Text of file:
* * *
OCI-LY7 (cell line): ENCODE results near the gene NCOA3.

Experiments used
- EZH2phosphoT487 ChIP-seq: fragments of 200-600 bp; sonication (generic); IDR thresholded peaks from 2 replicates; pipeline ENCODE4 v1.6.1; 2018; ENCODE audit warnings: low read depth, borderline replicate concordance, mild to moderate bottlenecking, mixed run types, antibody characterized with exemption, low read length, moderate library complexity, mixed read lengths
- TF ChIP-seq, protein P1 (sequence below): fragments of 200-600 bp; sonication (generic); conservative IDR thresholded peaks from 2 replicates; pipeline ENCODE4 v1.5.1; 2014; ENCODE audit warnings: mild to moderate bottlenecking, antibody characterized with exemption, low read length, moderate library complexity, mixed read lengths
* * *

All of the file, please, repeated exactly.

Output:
OCI-LY7 (cell line): ENCODE results near the gene NCOA3.

Experiments used
- EZH2phosphoT487 ChIP-seq: fragments of 200-600 bp; sonication (generic); IDR thresholded peaks from 2 replicates; pipeline ENCODE4 v1.6.1; 2018; ENCODE audit warnings: low read depth, borderline replicate concordance, mild to moderate bottlenecking, mixed run types, antibody characterized with exemption, low read length, moderate library complexity, mixed read lengths
- TF ChIP-seq, protein P1 (sequence below): fragments of 200-600 bp; sonication (generic); conservative IDR thresholded peaks from 2 replicates; pipeline ENCODE4 v1.5.1; 2014; ENCODE audit warnings: mild to moderate bottlenecking, antibody characterized with exemption, low read length, moderate library complexity, mixed read lengths